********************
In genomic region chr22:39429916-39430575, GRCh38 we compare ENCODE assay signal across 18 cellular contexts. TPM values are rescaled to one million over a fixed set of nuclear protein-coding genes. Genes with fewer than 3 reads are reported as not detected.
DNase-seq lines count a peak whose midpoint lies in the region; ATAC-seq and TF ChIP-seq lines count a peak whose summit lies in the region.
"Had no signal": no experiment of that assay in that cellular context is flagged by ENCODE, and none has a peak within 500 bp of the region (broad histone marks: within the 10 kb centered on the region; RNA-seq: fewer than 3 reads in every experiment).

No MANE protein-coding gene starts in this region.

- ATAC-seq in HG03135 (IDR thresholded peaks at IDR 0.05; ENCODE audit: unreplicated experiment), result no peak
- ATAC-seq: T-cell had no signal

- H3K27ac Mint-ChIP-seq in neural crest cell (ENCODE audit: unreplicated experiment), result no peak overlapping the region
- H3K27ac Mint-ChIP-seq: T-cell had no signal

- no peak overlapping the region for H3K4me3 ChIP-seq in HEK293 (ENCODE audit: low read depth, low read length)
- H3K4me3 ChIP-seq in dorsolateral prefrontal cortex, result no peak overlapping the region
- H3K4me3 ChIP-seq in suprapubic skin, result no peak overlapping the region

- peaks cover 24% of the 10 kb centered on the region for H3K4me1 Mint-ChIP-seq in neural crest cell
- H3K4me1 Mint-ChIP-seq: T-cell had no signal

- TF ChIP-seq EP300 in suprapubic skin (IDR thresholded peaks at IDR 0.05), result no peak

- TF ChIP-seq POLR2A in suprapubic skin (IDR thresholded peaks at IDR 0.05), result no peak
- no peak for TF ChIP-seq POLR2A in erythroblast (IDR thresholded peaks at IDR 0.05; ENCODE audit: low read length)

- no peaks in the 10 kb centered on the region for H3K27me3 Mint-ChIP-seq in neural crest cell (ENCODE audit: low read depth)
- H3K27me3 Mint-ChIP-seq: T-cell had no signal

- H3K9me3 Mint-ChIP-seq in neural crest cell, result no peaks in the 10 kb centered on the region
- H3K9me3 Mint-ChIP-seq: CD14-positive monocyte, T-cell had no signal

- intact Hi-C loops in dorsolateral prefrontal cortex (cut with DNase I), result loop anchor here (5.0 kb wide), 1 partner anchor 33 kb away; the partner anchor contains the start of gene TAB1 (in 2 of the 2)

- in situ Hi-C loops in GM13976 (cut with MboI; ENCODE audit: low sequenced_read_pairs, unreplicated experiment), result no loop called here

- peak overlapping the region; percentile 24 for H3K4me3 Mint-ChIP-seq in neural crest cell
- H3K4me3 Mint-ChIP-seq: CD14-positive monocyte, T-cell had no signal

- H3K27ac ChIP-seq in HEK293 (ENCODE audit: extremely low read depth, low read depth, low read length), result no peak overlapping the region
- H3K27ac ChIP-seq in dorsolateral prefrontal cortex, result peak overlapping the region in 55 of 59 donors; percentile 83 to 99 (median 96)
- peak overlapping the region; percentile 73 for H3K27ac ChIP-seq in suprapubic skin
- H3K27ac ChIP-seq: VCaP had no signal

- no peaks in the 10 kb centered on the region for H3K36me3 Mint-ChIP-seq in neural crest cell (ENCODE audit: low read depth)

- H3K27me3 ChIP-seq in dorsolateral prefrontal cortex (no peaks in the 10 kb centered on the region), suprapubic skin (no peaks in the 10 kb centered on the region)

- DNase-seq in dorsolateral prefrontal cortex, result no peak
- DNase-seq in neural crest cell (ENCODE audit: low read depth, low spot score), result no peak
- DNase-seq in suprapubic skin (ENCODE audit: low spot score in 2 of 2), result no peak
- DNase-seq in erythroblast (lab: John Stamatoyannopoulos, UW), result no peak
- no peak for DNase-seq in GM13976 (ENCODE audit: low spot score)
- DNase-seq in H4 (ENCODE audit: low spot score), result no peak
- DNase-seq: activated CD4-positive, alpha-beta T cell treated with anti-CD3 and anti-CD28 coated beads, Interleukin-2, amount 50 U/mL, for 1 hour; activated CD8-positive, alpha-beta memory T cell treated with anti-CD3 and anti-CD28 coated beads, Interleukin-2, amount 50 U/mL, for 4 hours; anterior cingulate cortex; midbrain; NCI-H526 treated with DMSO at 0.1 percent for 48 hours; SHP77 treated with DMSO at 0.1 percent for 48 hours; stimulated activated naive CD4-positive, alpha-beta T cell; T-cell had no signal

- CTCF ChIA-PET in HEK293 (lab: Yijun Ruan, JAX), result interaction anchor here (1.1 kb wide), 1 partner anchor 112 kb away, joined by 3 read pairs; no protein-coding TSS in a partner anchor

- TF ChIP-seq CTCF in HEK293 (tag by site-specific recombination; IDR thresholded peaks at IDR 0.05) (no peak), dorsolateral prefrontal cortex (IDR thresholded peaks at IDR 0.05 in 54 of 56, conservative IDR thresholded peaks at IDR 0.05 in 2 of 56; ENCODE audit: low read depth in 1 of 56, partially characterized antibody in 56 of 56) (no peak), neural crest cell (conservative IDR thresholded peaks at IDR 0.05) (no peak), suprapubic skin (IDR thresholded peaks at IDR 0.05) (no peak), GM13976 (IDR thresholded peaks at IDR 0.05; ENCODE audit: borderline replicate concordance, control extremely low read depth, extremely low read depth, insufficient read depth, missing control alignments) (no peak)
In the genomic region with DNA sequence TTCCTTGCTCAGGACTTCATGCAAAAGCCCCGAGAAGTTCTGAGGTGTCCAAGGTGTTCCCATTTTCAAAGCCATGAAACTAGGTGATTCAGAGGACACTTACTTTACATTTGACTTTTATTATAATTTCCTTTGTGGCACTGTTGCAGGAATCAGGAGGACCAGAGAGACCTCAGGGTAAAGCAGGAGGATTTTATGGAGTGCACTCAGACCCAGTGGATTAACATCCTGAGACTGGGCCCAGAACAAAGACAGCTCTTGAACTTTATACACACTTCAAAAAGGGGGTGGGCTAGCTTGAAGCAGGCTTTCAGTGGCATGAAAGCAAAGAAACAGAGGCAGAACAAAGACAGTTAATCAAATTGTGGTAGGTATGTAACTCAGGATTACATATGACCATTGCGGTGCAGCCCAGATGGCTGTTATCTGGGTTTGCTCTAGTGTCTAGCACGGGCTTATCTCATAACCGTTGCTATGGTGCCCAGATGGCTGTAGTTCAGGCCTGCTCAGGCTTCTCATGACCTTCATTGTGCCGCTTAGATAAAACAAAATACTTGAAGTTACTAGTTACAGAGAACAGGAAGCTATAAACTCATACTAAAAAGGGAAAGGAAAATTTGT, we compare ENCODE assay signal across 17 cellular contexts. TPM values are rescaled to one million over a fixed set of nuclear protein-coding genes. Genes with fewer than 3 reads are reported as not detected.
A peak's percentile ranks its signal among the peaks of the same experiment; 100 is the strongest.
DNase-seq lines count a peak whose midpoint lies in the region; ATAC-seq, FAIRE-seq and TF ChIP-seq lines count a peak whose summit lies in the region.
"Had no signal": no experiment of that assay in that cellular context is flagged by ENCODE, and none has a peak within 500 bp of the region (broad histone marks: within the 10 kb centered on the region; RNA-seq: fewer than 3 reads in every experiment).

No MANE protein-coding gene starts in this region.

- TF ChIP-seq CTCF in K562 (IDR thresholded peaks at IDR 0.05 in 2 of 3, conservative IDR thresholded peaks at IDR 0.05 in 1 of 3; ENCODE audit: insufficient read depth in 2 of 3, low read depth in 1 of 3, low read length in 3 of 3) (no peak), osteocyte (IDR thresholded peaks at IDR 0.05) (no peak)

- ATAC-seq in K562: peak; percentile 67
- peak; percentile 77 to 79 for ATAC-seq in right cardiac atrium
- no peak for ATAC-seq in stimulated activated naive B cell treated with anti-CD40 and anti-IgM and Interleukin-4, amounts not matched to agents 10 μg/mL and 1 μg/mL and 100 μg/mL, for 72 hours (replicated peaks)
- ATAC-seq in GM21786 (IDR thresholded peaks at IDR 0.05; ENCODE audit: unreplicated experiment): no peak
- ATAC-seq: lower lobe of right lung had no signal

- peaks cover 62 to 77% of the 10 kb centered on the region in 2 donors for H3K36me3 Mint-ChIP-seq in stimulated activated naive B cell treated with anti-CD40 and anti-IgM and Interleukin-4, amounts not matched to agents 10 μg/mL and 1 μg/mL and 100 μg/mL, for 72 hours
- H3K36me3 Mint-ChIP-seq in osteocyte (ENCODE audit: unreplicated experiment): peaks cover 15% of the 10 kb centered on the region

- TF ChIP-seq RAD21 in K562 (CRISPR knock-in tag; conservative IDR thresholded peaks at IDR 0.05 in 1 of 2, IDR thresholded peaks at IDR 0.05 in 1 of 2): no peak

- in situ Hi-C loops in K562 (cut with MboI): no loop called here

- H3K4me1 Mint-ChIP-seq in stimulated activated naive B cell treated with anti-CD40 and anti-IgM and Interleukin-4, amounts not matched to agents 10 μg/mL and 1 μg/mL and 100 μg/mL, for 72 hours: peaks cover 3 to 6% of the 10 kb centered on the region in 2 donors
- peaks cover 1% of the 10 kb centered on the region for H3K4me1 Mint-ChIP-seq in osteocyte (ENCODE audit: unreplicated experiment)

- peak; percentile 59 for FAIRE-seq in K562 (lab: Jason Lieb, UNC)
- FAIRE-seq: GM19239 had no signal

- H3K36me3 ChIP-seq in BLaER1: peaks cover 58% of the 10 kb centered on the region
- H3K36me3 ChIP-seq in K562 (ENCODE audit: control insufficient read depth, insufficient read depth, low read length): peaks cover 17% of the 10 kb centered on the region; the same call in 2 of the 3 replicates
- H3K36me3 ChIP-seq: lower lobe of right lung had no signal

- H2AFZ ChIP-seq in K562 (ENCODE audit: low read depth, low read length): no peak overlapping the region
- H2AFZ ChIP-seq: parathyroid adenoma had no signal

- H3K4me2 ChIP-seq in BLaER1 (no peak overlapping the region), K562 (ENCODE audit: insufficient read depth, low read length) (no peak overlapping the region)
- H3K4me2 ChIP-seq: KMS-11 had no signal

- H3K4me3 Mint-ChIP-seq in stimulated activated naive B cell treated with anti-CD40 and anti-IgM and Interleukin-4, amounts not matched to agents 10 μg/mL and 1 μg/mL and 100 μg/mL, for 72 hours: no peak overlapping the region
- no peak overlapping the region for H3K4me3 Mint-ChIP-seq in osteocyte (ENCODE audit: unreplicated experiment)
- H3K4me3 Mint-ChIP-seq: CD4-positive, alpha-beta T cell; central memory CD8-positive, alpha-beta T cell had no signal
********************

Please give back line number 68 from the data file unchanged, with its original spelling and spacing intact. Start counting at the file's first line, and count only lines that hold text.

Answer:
- H3K4me3 Mint-ChIP-seq: CD4-positive, alpha-beta T cell; central memory CD8-positive, alpha-beta T cell had no signal